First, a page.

The domestic violence complaints left a Maplewood resident homeless. She was punished by the city for her calls.
In September of 2011, Rosetta Watson, an 58-year-old African American woman with disabilities, called the police after her boyfriend at the time, Robert Hennings III, broke down her front door and proceeded to punch her in the face. Just a few months later, she called again on three separate occasions, after Hennings choked, hit and shoved her, putting her life in danger. After the fourth incident, Hennings was finally convicted for domestic assault and sentenced to 200 days in prison. He is now deceased. However, reporting the abuse did more harm for Watson than good and she was ultimately punished by the city in which she lived for her calls.
The complaints left Watson homeless due to an ordinance in her hometown of Maplewood, Missouri, which states that residents can be punished by being evicted from their homes if the police are called more than twice in a six month period. Maplewood is a city of about 8,000 people located about seven miles west of St. Louis. The city’s policy also states its terms as including more than two incidents of domestic violence that result in calls to the police within a 180-day period. Maplewood officials told Watson that the four reports put police officers at risk and caused a disturbance of the peace as well as a “high magnitude of harm.”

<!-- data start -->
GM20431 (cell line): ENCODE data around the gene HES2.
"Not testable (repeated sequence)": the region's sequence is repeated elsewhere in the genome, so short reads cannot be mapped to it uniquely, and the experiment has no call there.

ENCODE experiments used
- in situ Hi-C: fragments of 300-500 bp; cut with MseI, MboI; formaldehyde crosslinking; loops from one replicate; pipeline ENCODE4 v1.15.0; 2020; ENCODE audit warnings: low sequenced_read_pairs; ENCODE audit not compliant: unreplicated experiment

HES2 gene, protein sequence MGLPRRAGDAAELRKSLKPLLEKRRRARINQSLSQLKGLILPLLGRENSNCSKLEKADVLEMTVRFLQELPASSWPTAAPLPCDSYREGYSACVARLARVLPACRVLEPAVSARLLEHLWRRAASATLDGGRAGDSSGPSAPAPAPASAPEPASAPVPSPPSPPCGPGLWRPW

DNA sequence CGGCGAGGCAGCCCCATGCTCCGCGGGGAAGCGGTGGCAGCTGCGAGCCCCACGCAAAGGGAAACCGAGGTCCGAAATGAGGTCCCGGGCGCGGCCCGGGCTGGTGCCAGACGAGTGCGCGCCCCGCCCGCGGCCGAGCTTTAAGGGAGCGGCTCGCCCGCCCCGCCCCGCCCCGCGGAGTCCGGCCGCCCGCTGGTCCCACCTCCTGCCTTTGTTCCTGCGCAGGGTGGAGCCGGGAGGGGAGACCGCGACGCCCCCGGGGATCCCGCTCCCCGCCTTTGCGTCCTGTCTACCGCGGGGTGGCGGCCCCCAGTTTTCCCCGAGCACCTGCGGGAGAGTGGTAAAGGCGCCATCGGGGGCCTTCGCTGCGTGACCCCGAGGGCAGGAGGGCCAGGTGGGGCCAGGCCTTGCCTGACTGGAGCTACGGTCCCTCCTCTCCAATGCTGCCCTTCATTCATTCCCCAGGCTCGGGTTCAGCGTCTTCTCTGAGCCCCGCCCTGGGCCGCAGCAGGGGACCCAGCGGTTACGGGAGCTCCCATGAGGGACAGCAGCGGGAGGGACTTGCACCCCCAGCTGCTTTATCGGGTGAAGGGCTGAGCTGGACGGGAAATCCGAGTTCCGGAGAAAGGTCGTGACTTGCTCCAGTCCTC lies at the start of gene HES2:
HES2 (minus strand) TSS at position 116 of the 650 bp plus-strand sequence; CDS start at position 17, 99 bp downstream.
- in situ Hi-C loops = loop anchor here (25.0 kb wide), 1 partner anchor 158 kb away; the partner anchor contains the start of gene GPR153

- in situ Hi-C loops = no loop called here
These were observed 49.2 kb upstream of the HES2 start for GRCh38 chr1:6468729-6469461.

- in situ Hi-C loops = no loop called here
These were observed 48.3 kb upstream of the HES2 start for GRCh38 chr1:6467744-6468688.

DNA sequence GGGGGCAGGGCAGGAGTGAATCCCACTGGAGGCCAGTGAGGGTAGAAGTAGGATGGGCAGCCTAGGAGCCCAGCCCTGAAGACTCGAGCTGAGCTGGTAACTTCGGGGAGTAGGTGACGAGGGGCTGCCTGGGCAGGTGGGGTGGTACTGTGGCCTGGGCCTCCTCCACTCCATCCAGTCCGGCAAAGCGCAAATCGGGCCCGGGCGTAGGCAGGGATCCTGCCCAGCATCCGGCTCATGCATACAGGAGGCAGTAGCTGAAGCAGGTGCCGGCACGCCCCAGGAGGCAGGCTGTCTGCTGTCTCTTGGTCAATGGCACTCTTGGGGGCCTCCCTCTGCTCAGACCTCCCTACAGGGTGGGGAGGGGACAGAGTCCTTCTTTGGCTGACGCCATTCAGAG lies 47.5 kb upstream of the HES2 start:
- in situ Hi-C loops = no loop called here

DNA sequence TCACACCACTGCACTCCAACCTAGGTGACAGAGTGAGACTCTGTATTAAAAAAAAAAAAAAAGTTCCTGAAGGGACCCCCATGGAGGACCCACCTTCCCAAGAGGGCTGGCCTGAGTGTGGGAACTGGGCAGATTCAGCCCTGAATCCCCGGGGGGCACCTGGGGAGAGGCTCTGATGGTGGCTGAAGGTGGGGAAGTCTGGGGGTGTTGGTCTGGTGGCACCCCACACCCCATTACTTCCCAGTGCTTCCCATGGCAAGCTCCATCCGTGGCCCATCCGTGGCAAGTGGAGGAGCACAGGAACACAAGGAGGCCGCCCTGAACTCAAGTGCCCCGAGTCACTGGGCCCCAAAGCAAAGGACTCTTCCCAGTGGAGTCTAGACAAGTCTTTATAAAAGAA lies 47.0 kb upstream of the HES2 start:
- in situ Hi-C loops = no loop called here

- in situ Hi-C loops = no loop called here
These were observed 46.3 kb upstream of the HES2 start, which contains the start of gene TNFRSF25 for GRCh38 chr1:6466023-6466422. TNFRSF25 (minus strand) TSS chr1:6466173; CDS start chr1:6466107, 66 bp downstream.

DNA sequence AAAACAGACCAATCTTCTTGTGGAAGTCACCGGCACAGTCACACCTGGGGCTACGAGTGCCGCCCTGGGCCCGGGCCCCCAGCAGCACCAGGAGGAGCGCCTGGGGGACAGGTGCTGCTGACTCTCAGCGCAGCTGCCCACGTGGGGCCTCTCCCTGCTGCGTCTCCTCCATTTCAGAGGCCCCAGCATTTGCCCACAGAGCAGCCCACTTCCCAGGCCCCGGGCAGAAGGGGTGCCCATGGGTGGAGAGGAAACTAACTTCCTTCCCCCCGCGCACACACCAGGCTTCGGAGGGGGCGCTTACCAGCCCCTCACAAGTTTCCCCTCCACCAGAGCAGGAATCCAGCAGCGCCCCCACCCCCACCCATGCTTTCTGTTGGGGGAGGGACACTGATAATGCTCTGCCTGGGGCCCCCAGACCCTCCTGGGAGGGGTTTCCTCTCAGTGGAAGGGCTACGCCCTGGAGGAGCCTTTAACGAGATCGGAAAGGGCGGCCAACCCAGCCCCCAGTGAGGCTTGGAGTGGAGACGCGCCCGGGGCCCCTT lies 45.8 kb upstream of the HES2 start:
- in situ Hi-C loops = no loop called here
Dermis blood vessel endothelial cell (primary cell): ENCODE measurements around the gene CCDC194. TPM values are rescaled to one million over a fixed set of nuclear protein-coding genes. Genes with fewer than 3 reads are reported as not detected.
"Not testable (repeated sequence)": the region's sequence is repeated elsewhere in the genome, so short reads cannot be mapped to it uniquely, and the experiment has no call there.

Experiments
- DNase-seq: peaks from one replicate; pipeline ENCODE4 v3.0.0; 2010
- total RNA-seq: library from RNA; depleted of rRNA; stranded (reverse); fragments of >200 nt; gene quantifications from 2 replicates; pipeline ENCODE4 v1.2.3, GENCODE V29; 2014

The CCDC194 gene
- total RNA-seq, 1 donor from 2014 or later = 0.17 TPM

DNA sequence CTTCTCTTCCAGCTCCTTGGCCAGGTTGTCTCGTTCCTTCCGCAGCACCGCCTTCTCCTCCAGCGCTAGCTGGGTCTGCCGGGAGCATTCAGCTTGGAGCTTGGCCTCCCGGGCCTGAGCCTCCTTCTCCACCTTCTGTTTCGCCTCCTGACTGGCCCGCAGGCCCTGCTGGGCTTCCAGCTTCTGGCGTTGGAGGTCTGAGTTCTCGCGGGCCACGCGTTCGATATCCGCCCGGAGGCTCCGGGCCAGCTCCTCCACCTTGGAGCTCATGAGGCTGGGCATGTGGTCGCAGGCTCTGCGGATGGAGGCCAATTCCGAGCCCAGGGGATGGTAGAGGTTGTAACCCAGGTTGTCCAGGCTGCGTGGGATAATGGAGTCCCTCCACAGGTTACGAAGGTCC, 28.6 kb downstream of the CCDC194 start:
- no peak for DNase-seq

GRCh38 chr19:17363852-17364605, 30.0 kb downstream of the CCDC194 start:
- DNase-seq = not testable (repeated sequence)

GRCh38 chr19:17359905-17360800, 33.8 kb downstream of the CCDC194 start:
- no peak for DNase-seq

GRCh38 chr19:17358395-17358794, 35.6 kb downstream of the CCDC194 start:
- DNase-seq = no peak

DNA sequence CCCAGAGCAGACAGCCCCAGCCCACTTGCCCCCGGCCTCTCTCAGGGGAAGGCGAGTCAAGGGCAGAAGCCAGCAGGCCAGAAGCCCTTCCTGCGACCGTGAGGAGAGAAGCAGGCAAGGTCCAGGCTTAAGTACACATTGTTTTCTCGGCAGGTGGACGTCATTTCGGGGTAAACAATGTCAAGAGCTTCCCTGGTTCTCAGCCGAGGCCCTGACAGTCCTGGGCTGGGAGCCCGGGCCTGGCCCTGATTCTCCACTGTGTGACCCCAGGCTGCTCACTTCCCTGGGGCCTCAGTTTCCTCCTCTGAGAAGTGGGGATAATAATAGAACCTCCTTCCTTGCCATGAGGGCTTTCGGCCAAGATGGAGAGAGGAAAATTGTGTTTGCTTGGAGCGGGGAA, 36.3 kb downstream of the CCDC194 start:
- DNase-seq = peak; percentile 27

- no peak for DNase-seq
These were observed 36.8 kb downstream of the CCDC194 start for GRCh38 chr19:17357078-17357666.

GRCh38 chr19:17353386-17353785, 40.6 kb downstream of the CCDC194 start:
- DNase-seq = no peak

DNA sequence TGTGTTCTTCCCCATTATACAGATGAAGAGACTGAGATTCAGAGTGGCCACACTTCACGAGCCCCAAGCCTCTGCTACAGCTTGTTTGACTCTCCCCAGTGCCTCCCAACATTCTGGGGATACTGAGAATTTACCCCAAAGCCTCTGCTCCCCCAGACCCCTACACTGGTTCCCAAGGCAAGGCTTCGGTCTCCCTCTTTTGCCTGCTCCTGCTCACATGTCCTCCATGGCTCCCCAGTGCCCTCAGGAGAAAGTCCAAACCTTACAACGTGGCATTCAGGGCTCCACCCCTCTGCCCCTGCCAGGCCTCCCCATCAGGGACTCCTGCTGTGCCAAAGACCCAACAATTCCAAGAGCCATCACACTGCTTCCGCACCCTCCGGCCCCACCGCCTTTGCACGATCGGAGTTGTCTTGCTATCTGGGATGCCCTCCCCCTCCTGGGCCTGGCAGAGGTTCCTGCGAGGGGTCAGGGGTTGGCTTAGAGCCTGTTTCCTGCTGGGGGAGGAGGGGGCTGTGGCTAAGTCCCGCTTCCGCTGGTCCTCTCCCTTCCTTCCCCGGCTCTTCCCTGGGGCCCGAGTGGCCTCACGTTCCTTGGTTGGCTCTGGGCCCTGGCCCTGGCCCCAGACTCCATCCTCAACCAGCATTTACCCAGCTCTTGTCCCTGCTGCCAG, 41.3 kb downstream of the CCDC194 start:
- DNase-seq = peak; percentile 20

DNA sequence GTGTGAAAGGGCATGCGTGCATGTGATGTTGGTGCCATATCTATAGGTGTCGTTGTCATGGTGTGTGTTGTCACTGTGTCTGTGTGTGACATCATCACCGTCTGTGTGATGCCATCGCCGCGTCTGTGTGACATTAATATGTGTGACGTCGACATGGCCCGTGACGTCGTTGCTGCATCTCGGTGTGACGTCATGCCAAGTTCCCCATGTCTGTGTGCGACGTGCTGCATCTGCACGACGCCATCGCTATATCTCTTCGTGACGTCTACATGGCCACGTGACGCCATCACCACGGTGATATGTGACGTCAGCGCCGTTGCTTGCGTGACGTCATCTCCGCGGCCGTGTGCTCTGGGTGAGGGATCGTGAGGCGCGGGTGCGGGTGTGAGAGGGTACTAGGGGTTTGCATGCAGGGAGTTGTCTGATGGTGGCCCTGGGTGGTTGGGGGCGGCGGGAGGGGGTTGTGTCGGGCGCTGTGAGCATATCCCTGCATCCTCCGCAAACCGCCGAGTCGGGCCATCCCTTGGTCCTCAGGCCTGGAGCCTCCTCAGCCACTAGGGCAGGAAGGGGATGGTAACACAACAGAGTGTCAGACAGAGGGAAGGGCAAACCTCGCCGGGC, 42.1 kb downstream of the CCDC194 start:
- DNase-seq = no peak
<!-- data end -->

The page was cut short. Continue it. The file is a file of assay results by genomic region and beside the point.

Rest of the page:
Watson was relying on disability payments and a Section 8 rental housing voucher at the time of her eviction. She lost her voucher when she could no longer rent in Maplewood. This left her without stable options for housing and caused brief stretches of homelessness. Watson was forced into moving eight times. Her voucher was finally restored just last year, when the St. Louis County Housing Authority was found to be violating the former resident’s rights.
The American Civil Liberties Union (ACLU) has filed a case against the city of Maplewood on Watson’s behalf for allegedly violating the Violence Against Women Act and domestic violence victim’s rights, which includes the right to petition the government for a redress of grievances. Watson’s lawsuit names the City of Maplewood; the city manager, Martin Corcoran; the police chief, Stephen Kruse; and another city official, Anthony Traxler, as defendants.
The policy the city punished Watson with “resulted in significant harms to Ms. Watson, including violation of constitutional rights, loss of her home and long-term housing stability, as well as severe and ongoing emotional suffering and mental anguish,” according to Sandra Park, an A.C.L.U. senior lawyer. She went on to state, “Nuisance and crime-free ordinances are popular across the country, but they are deeply unfair, dangerous policies. They punish people for crimes occurring at their homes, often resulting in homelessness and the silencing of residents who need to call 911.”
The ACLU has filed similar cases which have resulted in lawsuit settlements in Norristown, Pennsylvania, and Surprise, Arizona. Unfortunately, some ordinances make no notable distinction between complaints made by victims and their perpetrators. All are treated the same. Iowa, Minnesota and Pennsylvania have already passed laws preventing cities from punishing residents for submitting emergency complaints, and more states are expected to follow suit as settlements are reached.